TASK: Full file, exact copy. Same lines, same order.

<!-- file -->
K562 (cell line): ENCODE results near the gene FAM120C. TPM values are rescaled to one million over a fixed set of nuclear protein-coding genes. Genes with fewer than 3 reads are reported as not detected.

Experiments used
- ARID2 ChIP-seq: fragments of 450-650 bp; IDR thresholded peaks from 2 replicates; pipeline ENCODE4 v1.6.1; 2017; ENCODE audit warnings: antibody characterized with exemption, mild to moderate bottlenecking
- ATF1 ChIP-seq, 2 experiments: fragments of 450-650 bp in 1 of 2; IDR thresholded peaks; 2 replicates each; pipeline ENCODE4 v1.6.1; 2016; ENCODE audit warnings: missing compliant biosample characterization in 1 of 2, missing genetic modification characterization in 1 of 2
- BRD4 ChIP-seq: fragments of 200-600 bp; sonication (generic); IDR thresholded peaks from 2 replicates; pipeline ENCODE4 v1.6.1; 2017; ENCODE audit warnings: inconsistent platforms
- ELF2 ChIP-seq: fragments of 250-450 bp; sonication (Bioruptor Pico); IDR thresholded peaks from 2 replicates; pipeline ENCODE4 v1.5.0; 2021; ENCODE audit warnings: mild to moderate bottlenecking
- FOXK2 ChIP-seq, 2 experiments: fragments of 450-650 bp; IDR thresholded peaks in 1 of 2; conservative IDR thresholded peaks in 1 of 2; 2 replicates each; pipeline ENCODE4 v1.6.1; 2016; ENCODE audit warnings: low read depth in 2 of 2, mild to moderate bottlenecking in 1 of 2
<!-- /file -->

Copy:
K562 (cell line): ENCODE results near the gene FAM120C. TPM values are rescaled to one million over a fixed set of nuclear protein-coding genes. Genes with fewer than 3 reads are reported as not detected.

Experiments used
- ARID2 ChIP-seq: fragments of 450-650 bp; IDR thresholded peaks from 2 replicates; pipeline ENCODE4 v1.6.1; 2017; ENCODE audit warnings: antibody characterized with exemption, mild to moderate bottlenecking
- ATF1 ChIP-seq, 2 experiments: fragments of 450-650 bp in 1 of 2; IDR thresholded peaks; 2 replicates each; pipeline ENCODE4 v1.6.1; 2016; ENCODE audit warnings: missing compliant biosample characterization in 1 of 2, missing genetic modification characterization in 1 of 2
- BRD4 ChIP-seq: fragments of 200-600 bp; sonication (generic); IDR thresholded peaks from 2 replicates; pipeline ENCODE4 v1.6.1; 2017; ENCODE audit warnings: inconsistent platforms
- ELF2 ChIP-seq: fragments of 250-450 bp; sonication (Bioruptor Pico); IDR thresholded peaks from 2 replicates; pipeline ENCODE4 v1.5.0; 2021; ENCODE audit warnings: mild to moderate bottlenecking
- FOXK2 ChIP-seq, 2 experiments: fragments of 450-650 bp; IDR thresholded peaks in 1 of 2; conservative IDR thresholded peaks in 1 of 2; 2 replicates each; pipeline ENCODE4 v1.6.1; 2016; ENCODE audit warnings: low read depth in 2 of 2, mild to moderate bottlenecking in 1 of 2